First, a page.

The thing about identity is that it’s in everything. The most objective, well-researched, totally boring article is still, somewhere in there, about identity. And I LOVE IDENTITY. It means understanding oneself, what one knows and what one reinterprets. It’s a constant questioning of a person and their surroundings and their history and their influences.

I’m especially interested in concepts of the other and the normalisation of otherness as identity. That’s about taking someone’s identity and turning it into a point of reference, especially a point of difference.  It’s why I love travelogues and hate them at the same time, because it’s always about one person’s self discovery adventure facilitated by exotic, zen brown people who live life to their fullest because they’re not trapped by the bits and pieces of modern culture. (It’s why I hate hashtag first world problems, by the way. It’s othering and dehumanising and I can get better internet speeds in some developing countries than I can in Australia).EWF artist button 250x250 (1)

But it’s not just about non-fiction; it’s about fiction too. It’s especially prevalent in western fiction, and double especially in science fiction and fantasy.  In SFF, identity can clearly be seen in protagonists and villains; in alien cultures and final frontiers. Novels and films are fictional, but they can still be racist, sexist, hurtful – they’re part of the world, too.

A big element of writing for me is a reflection of the world I see and a reflection of the writing I read; but its also about how I see my world reflected in writing. Everything a person writes fits into their identity somewhere, no matter what that writing is.

Let’s use Tolkien as an example. He never, presumably, lived in a world with hobbits and elves and Gandalf and giant eagles that he could ask favours from. But he was a linguist, And his writing is filled with linguistic experiments and language games and, of course, languages he developed for the hell of it with internally consistent rules. And his Uruk-hai were black and brutal and ugly; and his elves were white and beautiful and ethereal and good. Because he was a product of his times (This is my code for ‘dude was racist’).

And to use a more recent example, Maleficent came out just last month. And passing by on the internet (the Tumblrs) I saw a comment asking what a black man was doing in that movie. It’s true, black people weren’t invented back then. But the real question is, when were dragons invented? (I recommend all people to ask this question of the media they consume)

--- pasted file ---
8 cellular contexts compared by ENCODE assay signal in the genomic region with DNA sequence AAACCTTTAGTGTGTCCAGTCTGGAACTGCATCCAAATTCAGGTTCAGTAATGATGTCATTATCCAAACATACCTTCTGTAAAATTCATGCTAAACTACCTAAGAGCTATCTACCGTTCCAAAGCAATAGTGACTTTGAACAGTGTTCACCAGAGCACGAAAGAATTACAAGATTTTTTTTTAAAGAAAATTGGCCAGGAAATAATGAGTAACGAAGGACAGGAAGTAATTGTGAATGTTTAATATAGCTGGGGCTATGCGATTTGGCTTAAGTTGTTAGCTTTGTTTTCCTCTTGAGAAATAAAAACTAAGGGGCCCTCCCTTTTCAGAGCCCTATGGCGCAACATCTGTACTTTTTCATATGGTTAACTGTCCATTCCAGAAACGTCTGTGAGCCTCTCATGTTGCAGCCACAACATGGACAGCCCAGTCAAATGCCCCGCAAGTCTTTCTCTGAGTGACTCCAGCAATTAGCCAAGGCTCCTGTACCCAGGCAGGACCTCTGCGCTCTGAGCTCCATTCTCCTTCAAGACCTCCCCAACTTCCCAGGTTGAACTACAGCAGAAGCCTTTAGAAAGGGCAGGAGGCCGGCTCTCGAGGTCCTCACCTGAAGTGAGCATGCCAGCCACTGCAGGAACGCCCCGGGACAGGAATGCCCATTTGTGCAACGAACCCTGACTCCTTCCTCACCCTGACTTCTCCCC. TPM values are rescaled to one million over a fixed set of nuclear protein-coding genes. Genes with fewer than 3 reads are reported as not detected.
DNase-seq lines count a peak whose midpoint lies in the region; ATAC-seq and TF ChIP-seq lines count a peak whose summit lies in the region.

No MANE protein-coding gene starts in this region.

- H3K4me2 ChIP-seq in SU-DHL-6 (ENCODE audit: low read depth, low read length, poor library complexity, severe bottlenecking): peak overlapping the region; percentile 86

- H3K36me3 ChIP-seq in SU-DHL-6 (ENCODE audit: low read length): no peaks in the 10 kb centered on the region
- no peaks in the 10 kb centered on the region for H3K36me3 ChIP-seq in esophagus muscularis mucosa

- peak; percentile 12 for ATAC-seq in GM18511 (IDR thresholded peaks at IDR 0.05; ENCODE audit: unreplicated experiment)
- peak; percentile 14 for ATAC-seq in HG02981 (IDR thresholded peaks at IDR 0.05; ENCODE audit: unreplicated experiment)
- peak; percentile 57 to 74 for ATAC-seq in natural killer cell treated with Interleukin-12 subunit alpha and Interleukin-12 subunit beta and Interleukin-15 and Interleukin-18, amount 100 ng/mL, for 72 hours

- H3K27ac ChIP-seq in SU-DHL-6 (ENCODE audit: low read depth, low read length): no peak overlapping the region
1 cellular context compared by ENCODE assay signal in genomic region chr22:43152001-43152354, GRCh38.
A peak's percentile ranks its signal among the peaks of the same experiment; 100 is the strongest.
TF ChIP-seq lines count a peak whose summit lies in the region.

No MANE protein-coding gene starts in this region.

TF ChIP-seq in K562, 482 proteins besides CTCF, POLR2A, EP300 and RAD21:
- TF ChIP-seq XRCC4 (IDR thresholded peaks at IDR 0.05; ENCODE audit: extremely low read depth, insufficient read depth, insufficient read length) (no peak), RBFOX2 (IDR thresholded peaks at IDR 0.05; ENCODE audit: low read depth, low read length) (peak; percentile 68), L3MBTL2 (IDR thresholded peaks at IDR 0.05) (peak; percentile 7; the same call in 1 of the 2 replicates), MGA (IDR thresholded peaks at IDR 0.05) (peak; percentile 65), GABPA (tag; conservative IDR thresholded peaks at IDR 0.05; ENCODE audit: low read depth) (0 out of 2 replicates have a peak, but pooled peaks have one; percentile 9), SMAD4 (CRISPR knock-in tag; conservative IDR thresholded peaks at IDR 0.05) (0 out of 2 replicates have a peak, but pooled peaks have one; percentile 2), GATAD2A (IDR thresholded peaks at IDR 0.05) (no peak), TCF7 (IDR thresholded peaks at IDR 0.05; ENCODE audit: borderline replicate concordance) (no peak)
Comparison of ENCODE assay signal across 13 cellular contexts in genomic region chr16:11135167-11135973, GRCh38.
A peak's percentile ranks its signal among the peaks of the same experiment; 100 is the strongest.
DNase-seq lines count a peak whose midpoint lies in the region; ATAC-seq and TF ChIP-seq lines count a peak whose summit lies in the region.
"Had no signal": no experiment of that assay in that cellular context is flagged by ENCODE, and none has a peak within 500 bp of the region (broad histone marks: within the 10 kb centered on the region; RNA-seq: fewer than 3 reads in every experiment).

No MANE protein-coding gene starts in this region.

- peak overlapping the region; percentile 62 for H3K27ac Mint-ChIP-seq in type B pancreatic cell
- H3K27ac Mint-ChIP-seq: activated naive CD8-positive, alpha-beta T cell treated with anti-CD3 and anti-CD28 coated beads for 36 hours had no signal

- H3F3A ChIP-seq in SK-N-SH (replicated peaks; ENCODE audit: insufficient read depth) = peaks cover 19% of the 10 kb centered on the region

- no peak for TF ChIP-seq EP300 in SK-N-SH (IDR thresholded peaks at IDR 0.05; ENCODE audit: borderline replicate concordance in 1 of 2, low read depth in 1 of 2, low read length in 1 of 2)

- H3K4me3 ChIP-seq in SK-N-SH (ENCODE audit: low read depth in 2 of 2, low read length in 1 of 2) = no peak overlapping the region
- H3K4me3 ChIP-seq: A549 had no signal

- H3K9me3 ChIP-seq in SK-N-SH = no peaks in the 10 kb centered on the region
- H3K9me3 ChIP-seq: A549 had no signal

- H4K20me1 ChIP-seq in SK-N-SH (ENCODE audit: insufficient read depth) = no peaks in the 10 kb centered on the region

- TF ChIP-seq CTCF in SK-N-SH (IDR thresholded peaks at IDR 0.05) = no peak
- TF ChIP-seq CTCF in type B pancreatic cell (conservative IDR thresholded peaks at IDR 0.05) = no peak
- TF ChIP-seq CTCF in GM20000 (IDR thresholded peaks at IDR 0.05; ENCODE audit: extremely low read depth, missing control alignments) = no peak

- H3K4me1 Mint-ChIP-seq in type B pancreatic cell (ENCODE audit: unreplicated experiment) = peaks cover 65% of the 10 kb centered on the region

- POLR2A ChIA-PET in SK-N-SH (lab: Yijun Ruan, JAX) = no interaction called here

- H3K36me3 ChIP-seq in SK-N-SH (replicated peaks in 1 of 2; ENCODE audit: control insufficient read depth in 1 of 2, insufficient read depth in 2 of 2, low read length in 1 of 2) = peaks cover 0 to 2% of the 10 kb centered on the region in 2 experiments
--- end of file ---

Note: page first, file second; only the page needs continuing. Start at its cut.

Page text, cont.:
My identity is pretty firmly embedded in my writing. Even the things that, on the surface, have little to do with my identity still have them in there a little bit. And to help example that, I’m now going to read from a thing I wrote in 2011. It was published in 2012 in an anthology called Steampunked 2: More Lesbian Steampunk Fiction. Now, I’m not an airship captain slash pirate, like the love interest in this story. And I’m certainly not a clerk at the top of the Komtar where airships lash themselves in an alternate universe Malaysia before the race riots. And yet – well. We’ll get to the end and maybe you’ll see what I mean.

[I read the opening of that story. I was shaking even though I wasn't shaking for the rest of it]

After we all rambled for a bit we split off and each picked a table to chat with. An interesting thing that came out of this discussion for me was how we all defaulted into talking about cultural and ethnic identities. One of the things we had floated before the panel was talking about queer identities. So in my table discussion we had a chat about gender and sexuality, the role of gender binaries in constructing our identities, and then I segued a little bit into what I’m hoping will get explored in this weekend’s triptych of gender and sexuality panels. I think it’s interesting the way we can construct these excellent intricate worlds in SFF and yet still fall back on the same gender binary, or the same assumptions around sexuality. And what does it say that that’s where we stop? How does this representation limit our own identity and the identity constructions of others?

An audience member who works as a therapist talked about working with identities as a therapist. In particular she works with her clients to deconstruct the masks they construct for themselves, the good girl or the rebel, and images like that. I’ve never really considered my identity in this way, so this was great, too! To think about these elements of identity. I would posit that, although there are always Facebook memes and whatever where we identify our identities in this way (introvert, adventurer, and other coded words), we’re not truly ever asked to interrogate these sorts of our identities and where they come from.

Another audience member asked me about how a travelogue can truly be done right. TRAVELOGUES. I love them so much. For me, doing one right, exploring another culture and having a revaluation about oneself can only be “right” when it’s divorced from colonialism and embraces the identities of those with whom one is engaging. It’s the difference between your perfect white face cuddling with a small brown child, or the photo of an Asian man where half his head has been cut off, effectively controlling how the world sees him in a dehumanising way; and centring the experiences of others even as you construct your own. I’m not saying it’s easy and straightforward. It’s not. And as westerners, it’s not something we’re expected to challenge.